On Tuesday afternoon, New Waterloo corporate pastry chef Amanda Rockman was rolling out dough lightly, a motion she says mimics how a cat curls up its back, for rugelach, a flaky, croissantlike roll stuffed with something sweet, such as chocolate or jam.
"I make mine a little thinner," Amanda’s mom, Lusia Rockman, called out.
Amanda glanced up and smiled. See? This is the sort of Jedi mind trick voodoo only moms can do. The comment was not a critique or a suggestion, but it wasn’t not a critique or a suggestion.
It’s all in good fun though. Lusia said Amanda’s rugelach is twice as good as hers, and later, Amanda would ask for her mom’s help getting a food processor to work.
I was in Amanda and her husband Nick Taylor’s kitchen to see how an Austin-based pastry chef puts together her annual Hanukkah party when she’s off the clock, and to learn why she keeps throwing it. She was showing me how to make rugelach with five hours to go until her guests, a bit of a who’s who of Austin’s dining scene and her family, arrived.
The Hanukkah party was scheduled almost a week before the holiday begins on Dec. 22 because Amanda will be in Montana working for most of the eight-day celebration. Tuesday happened to be the day that worked best for everyone’s busy schedules, too.
Party prep meant more rugelach needed to be baked, a spritz had to be swirled in a punch bowl, noodle kugel was to be mixed and popped in the oven, and Nick had a prime rib to attend to when he got home later.
Amanda used a ruler to measure out triangle slices of the soft, pudgy dough. She brushed melted butter onto the slices, which looked like a line of like small, naked pizzas, on a bright white kitchen island in the Southeast Austin home she shares with her husband, who is a Torchy’s Tacos managing partner.
A row of clear containers — with small chocolate bars, homemade strawberry-raspberry jam, walnuts and currants, raw sugar, an egg wash and raisins — were within reaching distance from the dough for filling and coating.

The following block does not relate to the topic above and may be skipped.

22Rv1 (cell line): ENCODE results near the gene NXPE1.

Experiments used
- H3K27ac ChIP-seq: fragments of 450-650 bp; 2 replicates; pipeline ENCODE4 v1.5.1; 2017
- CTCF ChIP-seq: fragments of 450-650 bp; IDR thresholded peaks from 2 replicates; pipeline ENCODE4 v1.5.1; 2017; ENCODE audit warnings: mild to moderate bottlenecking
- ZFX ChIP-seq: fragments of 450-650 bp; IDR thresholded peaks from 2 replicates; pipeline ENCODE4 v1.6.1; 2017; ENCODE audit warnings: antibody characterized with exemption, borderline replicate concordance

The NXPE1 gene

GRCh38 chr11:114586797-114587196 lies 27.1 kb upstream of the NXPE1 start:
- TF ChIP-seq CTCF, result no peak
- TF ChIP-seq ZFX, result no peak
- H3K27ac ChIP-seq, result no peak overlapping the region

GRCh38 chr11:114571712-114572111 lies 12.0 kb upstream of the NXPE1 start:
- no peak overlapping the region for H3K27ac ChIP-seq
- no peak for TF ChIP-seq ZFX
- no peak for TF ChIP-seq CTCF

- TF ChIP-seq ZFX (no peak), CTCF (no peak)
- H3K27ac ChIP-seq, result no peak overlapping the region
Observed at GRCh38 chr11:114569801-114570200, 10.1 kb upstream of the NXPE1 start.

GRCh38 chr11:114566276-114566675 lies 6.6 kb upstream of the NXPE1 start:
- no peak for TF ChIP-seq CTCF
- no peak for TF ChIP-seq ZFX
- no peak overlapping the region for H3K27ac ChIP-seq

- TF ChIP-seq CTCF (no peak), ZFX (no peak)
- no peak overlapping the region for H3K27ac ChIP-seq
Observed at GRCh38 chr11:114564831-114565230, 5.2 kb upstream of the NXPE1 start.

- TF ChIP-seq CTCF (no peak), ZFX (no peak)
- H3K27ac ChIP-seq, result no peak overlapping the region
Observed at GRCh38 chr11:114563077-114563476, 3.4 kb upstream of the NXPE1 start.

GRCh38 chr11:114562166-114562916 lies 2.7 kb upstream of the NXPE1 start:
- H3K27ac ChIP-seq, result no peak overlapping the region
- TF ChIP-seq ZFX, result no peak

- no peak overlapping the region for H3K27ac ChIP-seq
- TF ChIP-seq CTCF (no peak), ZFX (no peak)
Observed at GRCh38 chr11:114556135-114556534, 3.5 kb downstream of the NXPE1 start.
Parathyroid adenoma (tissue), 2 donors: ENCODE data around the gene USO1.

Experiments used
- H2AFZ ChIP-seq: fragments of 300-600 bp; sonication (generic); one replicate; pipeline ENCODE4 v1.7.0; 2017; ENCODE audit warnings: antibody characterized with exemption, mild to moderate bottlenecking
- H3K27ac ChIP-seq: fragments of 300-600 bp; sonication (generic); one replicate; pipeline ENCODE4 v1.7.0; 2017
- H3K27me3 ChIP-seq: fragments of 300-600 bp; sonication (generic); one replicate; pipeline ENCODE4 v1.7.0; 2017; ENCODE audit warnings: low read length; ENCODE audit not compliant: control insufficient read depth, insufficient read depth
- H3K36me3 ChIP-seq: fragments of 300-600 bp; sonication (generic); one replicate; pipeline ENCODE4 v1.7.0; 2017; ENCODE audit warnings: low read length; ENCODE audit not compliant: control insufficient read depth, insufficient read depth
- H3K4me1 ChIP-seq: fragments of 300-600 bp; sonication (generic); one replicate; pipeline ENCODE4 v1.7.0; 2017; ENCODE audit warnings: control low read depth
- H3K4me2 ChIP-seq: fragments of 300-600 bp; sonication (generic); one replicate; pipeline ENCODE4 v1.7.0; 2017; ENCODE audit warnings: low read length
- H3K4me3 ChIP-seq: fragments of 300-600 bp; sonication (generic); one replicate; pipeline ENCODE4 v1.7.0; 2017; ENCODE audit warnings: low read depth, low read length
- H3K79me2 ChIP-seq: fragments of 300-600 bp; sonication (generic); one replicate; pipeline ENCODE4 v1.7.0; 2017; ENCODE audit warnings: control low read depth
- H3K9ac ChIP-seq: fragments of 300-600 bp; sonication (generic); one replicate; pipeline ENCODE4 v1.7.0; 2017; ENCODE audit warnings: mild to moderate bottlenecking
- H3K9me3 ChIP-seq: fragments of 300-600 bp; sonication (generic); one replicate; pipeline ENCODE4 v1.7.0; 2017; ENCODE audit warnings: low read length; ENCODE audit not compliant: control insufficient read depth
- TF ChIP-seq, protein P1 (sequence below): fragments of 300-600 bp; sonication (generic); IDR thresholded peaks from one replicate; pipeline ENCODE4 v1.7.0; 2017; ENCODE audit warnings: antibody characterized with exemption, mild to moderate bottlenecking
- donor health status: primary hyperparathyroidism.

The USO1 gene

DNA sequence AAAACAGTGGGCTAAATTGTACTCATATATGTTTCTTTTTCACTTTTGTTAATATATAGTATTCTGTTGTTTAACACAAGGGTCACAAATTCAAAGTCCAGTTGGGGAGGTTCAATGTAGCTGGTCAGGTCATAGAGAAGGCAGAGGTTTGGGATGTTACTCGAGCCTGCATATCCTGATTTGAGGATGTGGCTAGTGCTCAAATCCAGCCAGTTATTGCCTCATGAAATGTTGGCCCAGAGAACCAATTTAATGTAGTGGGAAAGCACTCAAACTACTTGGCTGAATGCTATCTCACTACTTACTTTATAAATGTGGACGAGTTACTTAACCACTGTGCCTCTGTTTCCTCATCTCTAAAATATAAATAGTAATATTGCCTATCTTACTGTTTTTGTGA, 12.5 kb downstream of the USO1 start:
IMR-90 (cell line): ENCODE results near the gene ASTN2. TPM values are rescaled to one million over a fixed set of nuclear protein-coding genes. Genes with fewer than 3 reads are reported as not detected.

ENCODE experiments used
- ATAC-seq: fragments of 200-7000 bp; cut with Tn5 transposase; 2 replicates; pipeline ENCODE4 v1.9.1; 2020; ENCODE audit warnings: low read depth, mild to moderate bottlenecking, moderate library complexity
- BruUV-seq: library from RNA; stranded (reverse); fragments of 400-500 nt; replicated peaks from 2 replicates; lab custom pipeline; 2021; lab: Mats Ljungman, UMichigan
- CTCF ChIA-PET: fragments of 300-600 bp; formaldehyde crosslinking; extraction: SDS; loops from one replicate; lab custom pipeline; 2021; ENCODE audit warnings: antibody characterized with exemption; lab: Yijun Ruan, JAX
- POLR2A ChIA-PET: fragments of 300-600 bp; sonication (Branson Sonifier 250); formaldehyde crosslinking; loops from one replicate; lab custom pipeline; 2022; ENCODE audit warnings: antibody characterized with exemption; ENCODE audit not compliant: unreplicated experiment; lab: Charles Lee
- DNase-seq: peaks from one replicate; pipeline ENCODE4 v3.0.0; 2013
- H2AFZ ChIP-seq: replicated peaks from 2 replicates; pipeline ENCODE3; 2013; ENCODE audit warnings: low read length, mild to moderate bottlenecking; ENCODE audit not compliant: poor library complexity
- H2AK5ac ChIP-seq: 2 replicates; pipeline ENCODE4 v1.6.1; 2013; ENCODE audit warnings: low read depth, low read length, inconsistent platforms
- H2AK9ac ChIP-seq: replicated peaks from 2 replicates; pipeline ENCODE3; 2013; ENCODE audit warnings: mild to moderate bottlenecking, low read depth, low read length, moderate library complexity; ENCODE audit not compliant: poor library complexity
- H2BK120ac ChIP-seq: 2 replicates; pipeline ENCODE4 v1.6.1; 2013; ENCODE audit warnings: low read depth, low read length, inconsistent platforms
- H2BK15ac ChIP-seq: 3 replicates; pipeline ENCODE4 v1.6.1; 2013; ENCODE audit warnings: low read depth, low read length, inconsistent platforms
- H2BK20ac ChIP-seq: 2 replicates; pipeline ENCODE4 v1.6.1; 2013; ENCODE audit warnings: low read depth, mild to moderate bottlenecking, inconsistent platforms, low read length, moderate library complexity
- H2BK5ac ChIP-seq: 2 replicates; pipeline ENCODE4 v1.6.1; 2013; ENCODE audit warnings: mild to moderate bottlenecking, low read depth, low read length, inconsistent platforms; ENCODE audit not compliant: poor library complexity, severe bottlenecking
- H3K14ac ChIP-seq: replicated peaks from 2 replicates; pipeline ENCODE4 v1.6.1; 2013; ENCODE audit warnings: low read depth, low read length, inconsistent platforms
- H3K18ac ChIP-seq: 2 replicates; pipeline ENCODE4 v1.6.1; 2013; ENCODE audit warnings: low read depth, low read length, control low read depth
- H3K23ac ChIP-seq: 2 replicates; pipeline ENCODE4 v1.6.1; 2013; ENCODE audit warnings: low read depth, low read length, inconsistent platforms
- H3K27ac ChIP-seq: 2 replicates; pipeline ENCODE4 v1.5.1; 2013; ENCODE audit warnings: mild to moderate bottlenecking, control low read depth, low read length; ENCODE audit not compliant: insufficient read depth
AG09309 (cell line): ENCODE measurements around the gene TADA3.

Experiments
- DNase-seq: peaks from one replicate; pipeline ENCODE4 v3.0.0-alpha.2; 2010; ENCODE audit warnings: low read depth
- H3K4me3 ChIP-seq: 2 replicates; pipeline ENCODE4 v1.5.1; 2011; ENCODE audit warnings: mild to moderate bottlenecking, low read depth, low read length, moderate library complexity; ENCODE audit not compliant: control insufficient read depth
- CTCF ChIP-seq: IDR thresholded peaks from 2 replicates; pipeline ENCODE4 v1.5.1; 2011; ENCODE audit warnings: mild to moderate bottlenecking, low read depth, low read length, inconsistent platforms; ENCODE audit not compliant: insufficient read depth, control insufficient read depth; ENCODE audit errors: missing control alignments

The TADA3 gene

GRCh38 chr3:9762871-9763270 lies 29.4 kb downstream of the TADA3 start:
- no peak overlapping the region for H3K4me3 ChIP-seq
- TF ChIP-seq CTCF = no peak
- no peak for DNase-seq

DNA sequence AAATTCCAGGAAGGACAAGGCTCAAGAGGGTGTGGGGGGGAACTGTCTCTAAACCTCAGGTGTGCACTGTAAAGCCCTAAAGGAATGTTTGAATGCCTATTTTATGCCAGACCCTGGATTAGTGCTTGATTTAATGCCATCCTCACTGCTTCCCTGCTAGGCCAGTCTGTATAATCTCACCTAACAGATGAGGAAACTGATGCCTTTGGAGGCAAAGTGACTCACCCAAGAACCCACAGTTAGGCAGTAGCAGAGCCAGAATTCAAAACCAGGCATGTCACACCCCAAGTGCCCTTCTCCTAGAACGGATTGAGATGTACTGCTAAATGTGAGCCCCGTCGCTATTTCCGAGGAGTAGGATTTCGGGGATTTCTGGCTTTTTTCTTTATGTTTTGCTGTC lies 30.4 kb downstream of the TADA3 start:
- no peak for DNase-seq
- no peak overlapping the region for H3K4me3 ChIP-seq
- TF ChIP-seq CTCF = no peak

Like her mom, Amanda is methodical and meticulous. Lusia used to sit at the family’s kitchen island in Houston and write out a cooking prep list in perfect cursive on long pieces of paper. Amanda on Tuesday brought out sheets of typed notes — ingredients, measurements and timing. She stood over the kitchen island while her mom sat in a dining chair she turned toward the kitchen so she could watch.
Amanda’s mother-in-law, Lynn Gingras-Taylor, was there, too. She told me about the desserts Amanda has made, jokingly pointing to her stomach to show just how delicious they were.
When Amanda first decided to throw a Hanukkah party in 2015, she had recently left her life in Chicago for a job in Austin — getting South Congress Hotel running — that sometimes had her sleeping at work. She and Nick married that November.
Maybe it was tradition, or because she was getting older, but Amanda needed to do something Jewish.
"I feel like maybe I’m mourning the loss, I’m getting real deep now, of maybe my kitchen family. Maybe just trying to find it somewhere else," she said. She no longer has an everyday team, she said. "You kind of mourn the loss of having that kind of connection. So this is kind of nice to be able to have that."
Depending on where you grew up in Texas, being Jewish here can be lonely. Amanda outsourced her Jewish experiences to summer camp in Bruceville or at youth group or through a Hanukkah party in the town over.
"So I remember two days before Hanukkah (in 2015) I was like, ‘We’re going to throw a Hanukkah party!’ And my husband is a white boy from Iowa, not Jewish, and he was like, ‘OK!’" Amanda said. "I texted all my friends and I was like, ‘Hanukkah party, blah, blah, blah.’ I remember making potato latkes; I bought so many potatoes. I made so many. I was like, ‘What am I doing?’"
Now, Amanda’s Jewish experiences include Laura Sawicki’s potato latkes. Laura, the pastry chef at Launderette and Fresa’s, was in charge of the latkes on Tuesday, and Oseyo chef Mike Diaz was supposed to handle the vegetables.
Only one of those dishes made it to the table, and let’s just say the latkes were perfectly crispy and crunchy and salty and good with sour cream or Laura’s homemade applesauce.
"Rockman calls them silver dollar," Sawicki said of the latkes’ small, flat and thin circular shape. "I call them, ‘They fry faster!’"
Bette Midler and Regina Spektor songs played as the guests arrived. The playlist was determined using the same rule the party lives by — you have to be a little Jewish.
Nick’s brother, Zach Taylor, and his girlfriend, Lily Wood, were still allowed to come to the party, even after a mix-up in which Lily thought she was Jewish but then her mom told her she wasn’t and so all of a sudden, she had no way of getting into the party. It was a whole thing.
Nick’s prime rib filled up the kitchen with rosemary and garlic smells. Since the meat took a little longer than expected, when everyone lined up to eat around 8 p.m., the party felt nice and worn in.
Everyone filled up white plates with gold rims with light brown latkes, cream-colored noodle kugel with spots of raisins, and a dark brown but also slightly red prime rib. A lovely, brown, starchy meal, everyone teased, recalling the missing vegetables.